• Salmon Fishing in The Yemen
  • Still Alice
  • Quartet
  • Hope Springs
  • My Afternoons with Margueritte
  • Anna Kerenina, and
  • The King’s Speech.

Older adults are reconnecting with the cinema. The number of over-50s in the United States who regularly visited the cinema increased by 68 per cent between 1995 and 2010. In Britain, the proportion of over-45s among regular filmgoers rose from 14 per cent to 30 per cent between 1997 and 2008. In France, cinema attendance for the over-60s rose from 28 per cent to 57 per cent between 1993 and 2011.

Cinema operators see the over-60s as a lucrative market. Some chains have converted cinemas into luxury venues. And others have started to offer special mid-week "silver screenings"

So what do the new movies say about aging or society’s perceptions of it?

Writing online in the Gerontologist (Jan.10, 2015), Jim Vanden Bosch, a filmmaker and founder of Terra Nova films, says most films view old age through the lens of early adulthood. "Older adulthood is seen as simply a continuation of earlier adulthood within the context of deteriorating body parts."

Few feature films explore the late years as an opportunity for inner growth and the discovery of a deeper sense of self.

 

 

BOOK RETRACES WOMAN’S HISTORIC 2,050-MILE TREK: In 1955, Emma Gatewood made history when she became the first woman to hike the 2,050-mile Appalachian trail. Gatewood was 67. She had raised 11 children and survived a violent marriage.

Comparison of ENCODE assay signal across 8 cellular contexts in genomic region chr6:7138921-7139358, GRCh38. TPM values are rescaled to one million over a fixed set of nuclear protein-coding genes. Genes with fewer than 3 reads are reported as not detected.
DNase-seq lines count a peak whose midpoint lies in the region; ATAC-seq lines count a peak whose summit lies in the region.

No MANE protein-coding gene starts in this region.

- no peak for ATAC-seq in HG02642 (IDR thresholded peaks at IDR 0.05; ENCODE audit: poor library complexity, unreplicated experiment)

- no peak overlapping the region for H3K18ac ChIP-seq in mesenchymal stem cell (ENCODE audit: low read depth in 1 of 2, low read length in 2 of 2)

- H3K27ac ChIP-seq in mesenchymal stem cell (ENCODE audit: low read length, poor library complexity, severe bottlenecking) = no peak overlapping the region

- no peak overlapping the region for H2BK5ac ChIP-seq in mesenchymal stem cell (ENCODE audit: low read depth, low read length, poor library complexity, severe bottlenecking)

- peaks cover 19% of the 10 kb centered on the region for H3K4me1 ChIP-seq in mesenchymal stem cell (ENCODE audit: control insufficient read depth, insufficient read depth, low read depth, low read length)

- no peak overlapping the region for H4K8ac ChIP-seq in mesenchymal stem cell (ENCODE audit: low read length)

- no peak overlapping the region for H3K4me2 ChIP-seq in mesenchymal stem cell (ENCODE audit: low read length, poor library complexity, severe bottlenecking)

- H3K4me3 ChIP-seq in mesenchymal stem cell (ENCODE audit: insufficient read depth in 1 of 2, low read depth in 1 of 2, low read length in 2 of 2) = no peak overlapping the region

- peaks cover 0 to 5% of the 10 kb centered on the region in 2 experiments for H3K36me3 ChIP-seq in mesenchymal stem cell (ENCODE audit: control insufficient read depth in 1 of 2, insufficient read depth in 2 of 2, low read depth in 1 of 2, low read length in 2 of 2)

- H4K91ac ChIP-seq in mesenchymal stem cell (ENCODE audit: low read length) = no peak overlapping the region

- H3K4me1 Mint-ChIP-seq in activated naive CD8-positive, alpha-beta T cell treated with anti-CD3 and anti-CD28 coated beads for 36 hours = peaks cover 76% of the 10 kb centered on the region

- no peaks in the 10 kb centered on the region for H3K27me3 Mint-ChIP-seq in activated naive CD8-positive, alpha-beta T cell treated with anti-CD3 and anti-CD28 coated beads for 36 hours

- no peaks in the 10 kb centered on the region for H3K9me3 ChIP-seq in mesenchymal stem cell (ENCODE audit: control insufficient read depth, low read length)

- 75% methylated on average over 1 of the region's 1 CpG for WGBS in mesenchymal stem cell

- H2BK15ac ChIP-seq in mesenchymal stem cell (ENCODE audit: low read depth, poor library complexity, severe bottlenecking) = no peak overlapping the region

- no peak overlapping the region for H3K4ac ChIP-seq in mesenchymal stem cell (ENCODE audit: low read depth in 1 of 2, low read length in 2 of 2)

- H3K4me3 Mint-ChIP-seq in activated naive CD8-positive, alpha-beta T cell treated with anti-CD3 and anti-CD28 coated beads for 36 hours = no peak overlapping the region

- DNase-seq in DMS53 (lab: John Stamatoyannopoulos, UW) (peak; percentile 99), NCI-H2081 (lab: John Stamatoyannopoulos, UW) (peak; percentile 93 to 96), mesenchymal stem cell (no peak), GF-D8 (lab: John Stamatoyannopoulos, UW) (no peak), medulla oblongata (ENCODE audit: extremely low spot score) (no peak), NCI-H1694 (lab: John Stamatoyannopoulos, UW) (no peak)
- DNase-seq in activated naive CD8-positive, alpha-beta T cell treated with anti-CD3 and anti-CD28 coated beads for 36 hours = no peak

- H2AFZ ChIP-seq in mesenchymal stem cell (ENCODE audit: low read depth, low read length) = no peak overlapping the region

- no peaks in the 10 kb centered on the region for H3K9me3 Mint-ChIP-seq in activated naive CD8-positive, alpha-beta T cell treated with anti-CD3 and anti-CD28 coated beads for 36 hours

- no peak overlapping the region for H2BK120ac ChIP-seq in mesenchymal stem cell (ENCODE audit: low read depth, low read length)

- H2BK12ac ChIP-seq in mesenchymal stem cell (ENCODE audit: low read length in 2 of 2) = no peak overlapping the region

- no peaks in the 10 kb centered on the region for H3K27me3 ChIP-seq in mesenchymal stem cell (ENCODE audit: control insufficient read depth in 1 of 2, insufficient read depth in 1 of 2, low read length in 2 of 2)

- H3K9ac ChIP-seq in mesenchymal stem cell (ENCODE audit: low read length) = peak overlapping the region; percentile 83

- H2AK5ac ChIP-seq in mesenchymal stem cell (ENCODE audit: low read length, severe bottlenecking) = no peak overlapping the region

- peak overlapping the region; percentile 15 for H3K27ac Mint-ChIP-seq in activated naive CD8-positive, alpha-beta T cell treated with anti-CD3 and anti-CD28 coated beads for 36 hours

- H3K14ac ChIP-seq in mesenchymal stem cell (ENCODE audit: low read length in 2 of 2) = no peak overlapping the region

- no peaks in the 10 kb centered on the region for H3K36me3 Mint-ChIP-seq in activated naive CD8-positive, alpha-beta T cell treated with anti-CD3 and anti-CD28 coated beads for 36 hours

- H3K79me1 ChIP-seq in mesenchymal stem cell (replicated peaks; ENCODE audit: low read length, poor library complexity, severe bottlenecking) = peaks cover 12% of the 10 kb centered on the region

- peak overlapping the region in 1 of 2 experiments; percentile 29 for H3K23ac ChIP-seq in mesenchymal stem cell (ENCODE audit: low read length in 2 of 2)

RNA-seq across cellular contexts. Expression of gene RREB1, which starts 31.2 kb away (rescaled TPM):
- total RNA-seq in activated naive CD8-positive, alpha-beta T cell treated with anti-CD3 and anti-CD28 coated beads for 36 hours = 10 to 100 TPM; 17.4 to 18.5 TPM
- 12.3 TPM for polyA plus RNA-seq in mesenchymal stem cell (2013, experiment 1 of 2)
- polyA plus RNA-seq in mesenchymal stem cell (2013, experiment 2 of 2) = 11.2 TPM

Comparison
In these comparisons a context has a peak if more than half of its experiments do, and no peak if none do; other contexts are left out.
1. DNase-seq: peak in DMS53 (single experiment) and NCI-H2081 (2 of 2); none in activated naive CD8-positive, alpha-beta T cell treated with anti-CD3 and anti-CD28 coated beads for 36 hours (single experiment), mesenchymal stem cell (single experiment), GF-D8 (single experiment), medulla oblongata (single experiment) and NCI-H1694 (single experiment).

Gatewood says she was inspired to hike the trail after reading an article in National Geographic magazine in her doctor’s office.

She began to prepare for her trek in January by walking around the block near her home and extending it a little each time. She measured her progress by the burn she felt in her legs. By April, she was hiking 10 miles a day.

In early May, Gatewood left her small Ohio hometown with a change of clothes and less than $200.

She told her family she was going on a walk.

Gatewood wore dungarees and tennis shoes. Over her shoulder, she carried a drawstring denim sack that she filled with items:

grandma gatewood's walk

  • raisins
  • peanuts
  • bouillon cubes
  • powered milk
  • water
  • candy mints
  • band-aids
  • iodine
  • bobby pins
  • Vicks salve
  • Swiss Army knife
  • flashlight
  • pen and memo book
  • warm coat, and
  • shower curtain to keep the rain off.

Along the trail, she sucked on bouillon cubes and found water where she could. She slept in the nearest shack or, more often, on a bare spot on a mound of leaves. Sometimes, she found shelter from people living in the mountains. Occasionally, she checked into a motel, where she washed her hair and some clothes, took a shower and enjoyed a good meal.

By the time she reached the top of Maine’s Mount Katahdin, on September 25, 1955, she had survived two hurricanes, a rattlesnake strike and a run-in with gangsters from Harlem.

So why did she do it? Greenwood told one reporter that she did it "Because I wanted to."

Greenwood reclaimed her life through courage and determination, becoming a hiking legend.

Sixty years later, she continues to inspire hikers to take the same plunge.

Author Ben Montgomery writes passionately about this remarkable woman. Once you pick up his spellbinding book, you will have to read it.